Not far away in Old Riga stands an imposing granite statue depicting the Red Latvian Riflemen, Lenin’s bodyguards. Across the river is a colossal Red Army victory monument that is over 200 feet tall and is flanked with enormous statues of Soviet soldiers in heroic poses. Perhaps most insulting are the dates etched into the base, 1941-1945.
The earlier year marks the invasion of the USSR by Hitler, though for Latvians, World War II started with the Soviet invasion of their country the year before.
There are other Marxist cultural memorials in parks that have been left alone.
The Latvians produced interpretative plaques to put the remaining Communist monuments into proper context. In the case of the decidedly Soviet-looking riflemen statue, they transformed the building behind it into their museum detailing the Soviet occupation.
They also preserved the former KGB jail where dissidents, actual and just suspected, were interrogated, imprisoned, tortured, and in some cases executed. The facility was converted into a museum that tells the story of the horrors that took place within the bloodstained walls.
In a park where Latvian citizens battled heavily armed Soviet police, the country placed rocks etched with the names of those who died during the January 1991 demonstrations. Outside the parliament stands a monument to those who manned the barricades.
With the exception of the statues celebrating the odious Lenin, the father of tens of millions of murders in the name of the dictatorship of the proletariat, Latvia added to their history instead of subtracting from it. For every Soviet monument they left standing, they built new ones that told the full story of the repression of their country.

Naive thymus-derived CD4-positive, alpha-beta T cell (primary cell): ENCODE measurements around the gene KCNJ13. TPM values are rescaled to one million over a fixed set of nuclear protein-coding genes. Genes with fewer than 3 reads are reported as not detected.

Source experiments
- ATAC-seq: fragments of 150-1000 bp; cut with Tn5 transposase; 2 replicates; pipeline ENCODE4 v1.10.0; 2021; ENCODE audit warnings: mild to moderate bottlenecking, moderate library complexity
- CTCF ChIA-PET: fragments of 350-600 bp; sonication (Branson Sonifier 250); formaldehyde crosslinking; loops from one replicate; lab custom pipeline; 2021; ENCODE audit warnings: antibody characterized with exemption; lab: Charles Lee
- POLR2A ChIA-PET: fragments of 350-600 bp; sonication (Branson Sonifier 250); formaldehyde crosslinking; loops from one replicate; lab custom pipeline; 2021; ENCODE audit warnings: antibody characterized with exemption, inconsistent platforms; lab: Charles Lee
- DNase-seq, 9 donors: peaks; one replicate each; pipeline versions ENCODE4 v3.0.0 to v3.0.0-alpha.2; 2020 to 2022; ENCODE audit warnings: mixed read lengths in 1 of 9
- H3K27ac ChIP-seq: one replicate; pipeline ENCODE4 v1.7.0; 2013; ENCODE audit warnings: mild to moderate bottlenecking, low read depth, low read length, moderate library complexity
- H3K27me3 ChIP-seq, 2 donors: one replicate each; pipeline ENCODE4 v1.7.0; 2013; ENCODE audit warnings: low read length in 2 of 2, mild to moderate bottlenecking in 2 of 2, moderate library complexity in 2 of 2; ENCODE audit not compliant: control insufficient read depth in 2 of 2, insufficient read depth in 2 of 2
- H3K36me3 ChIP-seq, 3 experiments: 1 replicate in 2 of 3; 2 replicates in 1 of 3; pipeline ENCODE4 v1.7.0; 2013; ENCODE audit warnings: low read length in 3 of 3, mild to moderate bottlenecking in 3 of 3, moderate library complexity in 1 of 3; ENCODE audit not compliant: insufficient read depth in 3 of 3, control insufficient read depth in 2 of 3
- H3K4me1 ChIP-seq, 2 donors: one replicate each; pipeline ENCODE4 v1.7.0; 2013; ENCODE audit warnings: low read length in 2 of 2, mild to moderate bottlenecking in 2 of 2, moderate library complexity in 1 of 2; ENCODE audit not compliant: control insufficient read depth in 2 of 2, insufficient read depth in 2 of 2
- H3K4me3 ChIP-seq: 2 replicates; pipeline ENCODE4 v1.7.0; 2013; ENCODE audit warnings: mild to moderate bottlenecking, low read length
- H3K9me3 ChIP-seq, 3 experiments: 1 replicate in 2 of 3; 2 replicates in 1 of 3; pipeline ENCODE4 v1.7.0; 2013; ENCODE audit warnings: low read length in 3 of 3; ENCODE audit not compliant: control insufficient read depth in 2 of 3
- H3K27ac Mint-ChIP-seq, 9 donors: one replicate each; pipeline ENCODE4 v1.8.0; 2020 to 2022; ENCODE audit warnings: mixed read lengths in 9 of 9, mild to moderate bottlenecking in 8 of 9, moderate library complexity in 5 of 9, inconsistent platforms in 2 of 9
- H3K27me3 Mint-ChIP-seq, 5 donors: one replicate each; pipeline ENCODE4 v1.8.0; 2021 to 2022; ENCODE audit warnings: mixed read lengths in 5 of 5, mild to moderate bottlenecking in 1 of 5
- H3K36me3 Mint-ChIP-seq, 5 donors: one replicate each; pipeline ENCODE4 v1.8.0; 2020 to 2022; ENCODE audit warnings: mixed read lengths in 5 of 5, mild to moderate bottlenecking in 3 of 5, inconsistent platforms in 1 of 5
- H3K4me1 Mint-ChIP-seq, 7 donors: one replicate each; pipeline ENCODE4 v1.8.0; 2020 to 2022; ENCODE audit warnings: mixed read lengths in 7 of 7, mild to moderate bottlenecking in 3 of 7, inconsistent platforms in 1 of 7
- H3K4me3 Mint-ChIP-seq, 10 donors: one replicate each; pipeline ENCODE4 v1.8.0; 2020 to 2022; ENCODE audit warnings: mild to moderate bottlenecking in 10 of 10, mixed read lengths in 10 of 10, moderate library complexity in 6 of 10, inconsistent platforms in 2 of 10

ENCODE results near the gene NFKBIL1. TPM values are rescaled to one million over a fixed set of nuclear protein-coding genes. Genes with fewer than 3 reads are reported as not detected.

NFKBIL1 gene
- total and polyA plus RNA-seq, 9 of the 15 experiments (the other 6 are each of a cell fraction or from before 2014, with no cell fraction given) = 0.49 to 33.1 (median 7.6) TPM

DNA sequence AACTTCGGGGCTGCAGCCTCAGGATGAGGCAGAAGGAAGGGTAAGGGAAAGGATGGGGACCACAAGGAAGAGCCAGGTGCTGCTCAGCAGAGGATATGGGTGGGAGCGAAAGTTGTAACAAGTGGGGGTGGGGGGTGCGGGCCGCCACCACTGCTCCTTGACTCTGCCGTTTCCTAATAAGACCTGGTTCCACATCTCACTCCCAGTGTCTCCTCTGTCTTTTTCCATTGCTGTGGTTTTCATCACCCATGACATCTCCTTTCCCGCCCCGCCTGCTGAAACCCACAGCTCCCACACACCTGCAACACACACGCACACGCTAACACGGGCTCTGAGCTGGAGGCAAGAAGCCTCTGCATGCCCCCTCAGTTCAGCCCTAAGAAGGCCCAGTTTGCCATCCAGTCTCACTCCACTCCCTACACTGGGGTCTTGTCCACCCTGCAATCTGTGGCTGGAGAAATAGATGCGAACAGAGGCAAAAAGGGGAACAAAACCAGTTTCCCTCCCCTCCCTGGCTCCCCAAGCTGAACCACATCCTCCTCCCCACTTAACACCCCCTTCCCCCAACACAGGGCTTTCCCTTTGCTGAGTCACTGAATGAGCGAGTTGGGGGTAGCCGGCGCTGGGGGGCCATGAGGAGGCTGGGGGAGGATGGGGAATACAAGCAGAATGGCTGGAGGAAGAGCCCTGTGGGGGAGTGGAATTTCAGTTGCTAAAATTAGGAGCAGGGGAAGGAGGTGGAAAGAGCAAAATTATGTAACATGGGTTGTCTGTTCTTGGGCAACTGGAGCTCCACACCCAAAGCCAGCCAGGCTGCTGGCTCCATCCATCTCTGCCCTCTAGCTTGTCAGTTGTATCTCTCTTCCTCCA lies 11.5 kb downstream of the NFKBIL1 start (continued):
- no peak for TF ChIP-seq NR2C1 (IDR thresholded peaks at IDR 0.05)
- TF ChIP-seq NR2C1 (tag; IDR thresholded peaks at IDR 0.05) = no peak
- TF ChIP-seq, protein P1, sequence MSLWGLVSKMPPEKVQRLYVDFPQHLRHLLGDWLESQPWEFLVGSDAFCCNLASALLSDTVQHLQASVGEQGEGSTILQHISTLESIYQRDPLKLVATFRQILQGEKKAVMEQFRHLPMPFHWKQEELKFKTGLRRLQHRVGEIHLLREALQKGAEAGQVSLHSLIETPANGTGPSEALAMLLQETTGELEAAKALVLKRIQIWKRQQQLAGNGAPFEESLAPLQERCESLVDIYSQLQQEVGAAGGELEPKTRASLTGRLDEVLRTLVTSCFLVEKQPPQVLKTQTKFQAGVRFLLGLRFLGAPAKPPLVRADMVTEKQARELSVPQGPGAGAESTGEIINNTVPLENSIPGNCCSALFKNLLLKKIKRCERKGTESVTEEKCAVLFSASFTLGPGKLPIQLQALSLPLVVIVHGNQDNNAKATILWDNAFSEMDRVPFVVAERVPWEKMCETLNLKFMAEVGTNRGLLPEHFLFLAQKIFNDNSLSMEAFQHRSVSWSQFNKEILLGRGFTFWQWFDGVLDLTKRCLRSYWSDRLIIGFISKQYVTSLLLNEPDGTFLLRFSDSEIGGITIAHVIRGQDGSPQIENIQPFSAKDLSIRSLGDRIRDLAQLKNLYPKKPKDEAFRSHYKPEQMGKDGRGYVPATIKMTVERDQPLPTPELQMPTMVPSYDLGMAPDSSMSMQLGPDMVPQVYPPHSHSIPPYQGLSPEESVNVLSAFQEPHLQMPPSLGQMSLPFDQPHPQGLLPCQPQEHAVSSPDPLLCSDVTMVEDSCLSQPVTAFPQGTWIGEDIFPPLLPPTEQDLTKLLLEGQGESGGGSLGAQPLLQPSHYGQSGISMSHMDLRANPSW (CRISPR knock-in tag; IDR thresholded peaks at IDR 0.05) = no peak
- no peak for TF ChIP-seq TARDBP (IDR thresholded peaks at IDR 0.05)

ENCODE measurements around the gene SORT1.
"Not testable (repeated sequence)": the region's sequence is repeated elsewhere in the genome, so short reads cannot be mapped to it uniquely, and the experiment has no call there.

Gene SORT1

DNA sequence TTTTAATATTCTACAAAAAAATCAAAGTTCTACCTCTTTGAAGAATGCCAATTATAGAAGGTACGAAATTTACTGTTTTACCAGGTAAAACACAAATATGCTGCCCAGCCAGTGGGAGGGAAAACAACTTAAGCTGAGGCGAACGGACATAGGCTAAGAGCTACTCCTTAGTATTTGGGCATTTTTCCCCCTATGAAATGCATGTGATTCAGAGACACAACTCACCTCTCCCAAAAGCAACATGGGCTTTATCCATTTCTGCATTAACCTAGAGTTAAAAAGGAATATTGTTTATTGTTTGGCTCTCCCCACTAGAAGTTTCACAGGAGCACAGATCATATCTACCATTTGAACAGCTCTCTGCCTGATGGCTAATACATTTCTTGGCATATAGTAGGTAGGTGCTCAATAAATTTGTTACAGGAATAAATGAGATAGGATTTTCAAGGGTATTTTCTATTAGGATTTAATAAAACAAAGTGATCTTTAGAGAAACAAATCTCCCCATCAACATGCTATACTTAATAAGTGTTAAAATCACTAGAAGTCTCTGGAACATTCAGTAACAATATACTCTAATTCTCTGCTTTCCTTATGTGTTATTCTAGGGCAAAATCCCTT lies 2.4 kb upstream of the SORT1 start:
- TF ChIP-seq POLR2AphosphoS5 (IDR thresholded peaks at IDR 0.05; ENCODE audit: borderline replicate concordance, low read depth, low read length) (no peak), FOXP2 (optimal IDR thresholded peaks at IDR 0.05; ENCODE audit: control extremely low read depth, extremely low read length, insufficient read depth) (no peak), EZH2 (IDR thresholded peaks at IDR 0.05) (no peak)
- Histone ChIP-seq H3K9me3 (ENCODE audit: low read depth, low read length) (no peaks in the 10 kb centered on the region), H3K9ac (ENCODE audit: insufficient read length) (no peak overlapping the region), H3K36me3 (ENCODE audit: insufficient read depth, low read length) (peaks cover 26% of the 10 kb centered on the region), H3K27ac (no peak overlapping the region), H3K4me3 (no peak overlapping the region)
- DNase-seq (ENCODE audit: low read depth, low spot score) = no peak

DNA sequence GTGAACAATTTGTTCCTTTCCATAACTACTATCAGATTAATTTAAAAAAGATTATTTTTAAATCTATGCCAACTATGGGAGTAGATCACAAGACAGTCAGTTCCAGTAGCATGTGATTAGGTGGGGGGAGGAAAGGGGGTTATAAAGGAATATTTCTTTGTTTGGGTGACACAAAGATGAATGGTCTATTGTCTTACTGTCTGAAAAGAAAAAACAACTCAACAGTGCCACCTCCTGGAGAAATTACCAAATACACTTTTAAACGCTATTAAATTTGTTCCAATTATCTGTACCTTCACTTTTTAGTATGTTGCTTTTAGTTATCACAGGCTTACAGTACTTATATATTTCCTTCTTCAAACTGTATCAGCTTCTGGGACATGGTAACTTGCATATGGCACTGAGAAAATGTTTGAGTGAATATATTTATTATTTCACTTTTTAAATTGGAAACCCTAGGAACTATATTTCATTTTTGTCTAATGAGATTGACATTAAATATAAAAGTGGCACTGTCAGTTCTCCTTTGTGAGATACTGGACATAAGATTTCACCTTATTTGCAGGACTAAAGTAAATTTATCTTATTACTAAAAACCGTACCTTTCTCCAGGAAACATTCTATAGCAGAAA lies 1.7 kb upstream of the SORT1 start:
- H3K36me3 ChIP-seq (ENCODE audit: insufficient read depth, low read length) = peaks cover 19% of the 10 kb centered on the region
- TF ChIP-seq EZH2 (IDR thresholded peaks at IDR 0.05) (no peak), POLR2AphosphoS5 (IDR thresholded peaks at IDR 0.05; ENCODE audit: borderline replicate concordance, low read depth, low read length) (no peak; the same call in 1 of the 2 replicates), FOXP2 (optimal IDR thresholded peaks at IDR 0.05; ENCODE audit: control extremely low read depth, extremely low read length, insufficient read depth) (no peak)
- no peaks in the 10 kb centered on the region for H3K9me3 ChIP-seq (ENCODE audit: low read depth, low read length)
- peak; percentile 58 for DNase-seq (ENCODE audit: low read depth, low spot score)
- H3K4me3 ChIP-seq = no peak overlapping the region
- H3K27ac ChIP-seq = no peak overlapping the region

Considering many of the victims of Communist atrocities are still alive, Latvians made the difficult yet wise decision to not erase the past, even though the Soviet memorials were intended to convey images of glory to mask the much harsher truths of the time.
Latvians are content to let individuals to judge the people and causes being memorialized in granite, marble, and bronze. They don’t need a wrecking ball to speak for that era.
And it would be a false analogy to compare the Soviet monuments to the Confederate memorials that once stood in New Orleans.
First and foremost, anyone who can compare the Confederacy to the Soviet Union knows little about either. And ironically many of those involved in the fight to bowdlerize the Confederate monuments are themselves Marxists.
Confederate monuments were primarily paid for and supported by local citizens who wished to honor the heroes of their region and state. In contrast Soviet monuments were imposed on Latvia by a foreign government that attempted to Communize a sovereign nation and Russify a distinct people and culture.
Though they don’t represent the most joyful chapter, those Soviet statues are part of Latvia’s national story and a reminder of what the alternative to freedom is.
People can learn from these Soviet relics of the not so distant past; the only lesson that can be gleaned from the ripped apart base that once supported a beautiful equestrian statue of General Beauregard is to elect better people with proper priorities to local office.